For example, if your family is in the US on a tourist visa or you are present in the US on an F1, if the same status is maintained on the tourist visa or the F1 until the TPS is approved, USCIS will consider you or your family in lawful status. This would put your previous status on a “pause” or what is called “tolling” as to what status you had at the time you were approved for TPS.
What this all means is that as long as you did not violate your status, and you were approved for TPS, then you are in status.
Deferred Enforced Departure DED for Haitians
What is DED? What is Better, TPS or DED?
DED allows a foreign person to obtain a work permit and prevents people from Haiti to be removed because of the situation in that country.
Our recommendation would be to still register for TPS because the work permit is valid for a longer time, 18 months, and also because TPS is constantly being renewed, while DED was an executive order under Trump’s administration instead of a public regulation. DED is likely not to be renewed by Biden’s administration.
Applying for Haitian TPS
We strongly encourage you to speak to a qualified immigration attorney before applying for the Haitian TPS. If you miss the initial registration, you will likely lose the opportunity forever. You will need the following forms:
- Form I-821
- Form I-765 (work authorization)
- Form G-1145
You can download the forms from USCIS's website.
USCIS filing fees (Ages 14 – 65)
- Form I-821 (TPS registration form) - $135
- Form I-765 (Work permit, optional) - $410
Total (IF you need the work permit): $545
Please remember: You don't have to get the work permit if you're going to preserve your status. You don't want to violate your F1 status.
You may choose to get the work permit now; however it is important to remember that that you cannot work while you are on a F1 status or else you will be in violation of your status.
If you already have an asylum case pending and you already have a work permit under asylum you do not need to get a work permit either.
Can I do my TPS application with a Notary?
Avoid immigration scams! In the U.S., anyone can be a notary. Their job is to attest that the people signing papers are indeed who they say they are, by verifying their identity.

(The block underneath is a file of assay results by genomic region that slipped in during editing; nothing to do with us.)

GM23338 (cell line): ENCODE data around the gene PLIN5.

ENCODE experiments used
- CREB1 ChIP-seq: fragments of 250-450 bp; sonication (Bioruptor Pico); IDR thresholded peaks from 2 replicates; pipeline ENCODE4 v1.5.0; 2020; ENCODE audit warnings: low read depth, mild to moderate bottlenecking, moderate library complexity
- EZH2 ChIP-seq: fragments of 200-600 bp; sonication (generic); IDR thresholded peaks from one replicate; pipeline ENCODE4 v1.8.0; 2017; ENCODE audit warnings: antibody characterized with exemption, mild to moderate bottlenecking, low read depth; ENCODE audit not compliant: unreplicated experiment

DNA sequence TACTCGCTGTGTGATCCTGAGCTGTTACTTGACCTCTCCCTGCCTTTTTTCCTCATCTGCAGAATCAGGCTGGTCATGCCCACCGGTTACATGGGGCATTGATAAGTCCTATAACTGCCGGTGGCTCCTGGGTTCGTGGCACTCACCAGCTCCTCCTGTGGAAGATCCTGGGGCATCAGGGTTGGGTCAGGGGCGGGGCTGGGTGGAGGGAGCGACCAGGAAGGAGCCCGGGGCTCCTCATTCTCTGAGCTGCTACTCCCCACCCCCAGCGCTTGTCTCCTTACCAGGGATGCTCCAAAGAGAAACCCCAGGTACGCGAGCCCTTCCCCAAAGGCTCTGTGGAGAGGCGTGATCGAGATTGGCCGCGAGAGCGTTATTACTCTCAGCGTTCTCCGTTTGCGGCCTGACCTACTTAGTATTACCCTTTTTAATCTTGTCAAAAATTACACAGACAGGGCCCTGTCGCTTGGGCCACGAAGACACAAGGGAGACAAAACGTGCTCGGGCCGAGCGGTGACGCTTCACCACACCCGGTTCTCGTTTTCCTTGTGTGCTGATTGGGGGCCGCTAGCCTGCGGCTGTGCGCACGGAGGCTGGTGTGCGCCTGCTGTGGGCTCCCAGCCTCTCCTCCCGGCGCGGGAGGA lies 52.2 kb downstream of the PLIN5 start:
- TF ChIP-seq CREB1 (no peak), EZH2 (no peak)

If you go to an office and see signs promoting many services such as “immigration”, “taxes”, “divorce”, just to name a few, you should be very wary. These signs should be taken as a red flag. Their fees might be “cheaper”, but nothing prevents those people from taking your money and doing a poor job on your behalf. If the registration does not go well, you would need an attorney to work on you case and try to fix the damage done. We have seen this problem many times within the Haitian community.
Ultimately, an attorney not only would have saved you four or five hundred dollars, but the attorney would have obtained different results for you. We have also seen notaries complete USCIS forms with any type of information in order to get the application approved. If the form is signed, and is eventually approved, these mistakes are going to stay with you for the rest of your life in the United States.
Contact our TPS Lawyer Today
If you are a Haitian Citizen living in the United States, and have been physically present in the US since May 2021, call us today to find out if you are eligible for Haitian TPS. If you don’t register for TPS now, you can lose the ability to obtain the benefit forever. Please call us at (407) 502 3000 or fill out the online form provided on this page and we will contact you shortly.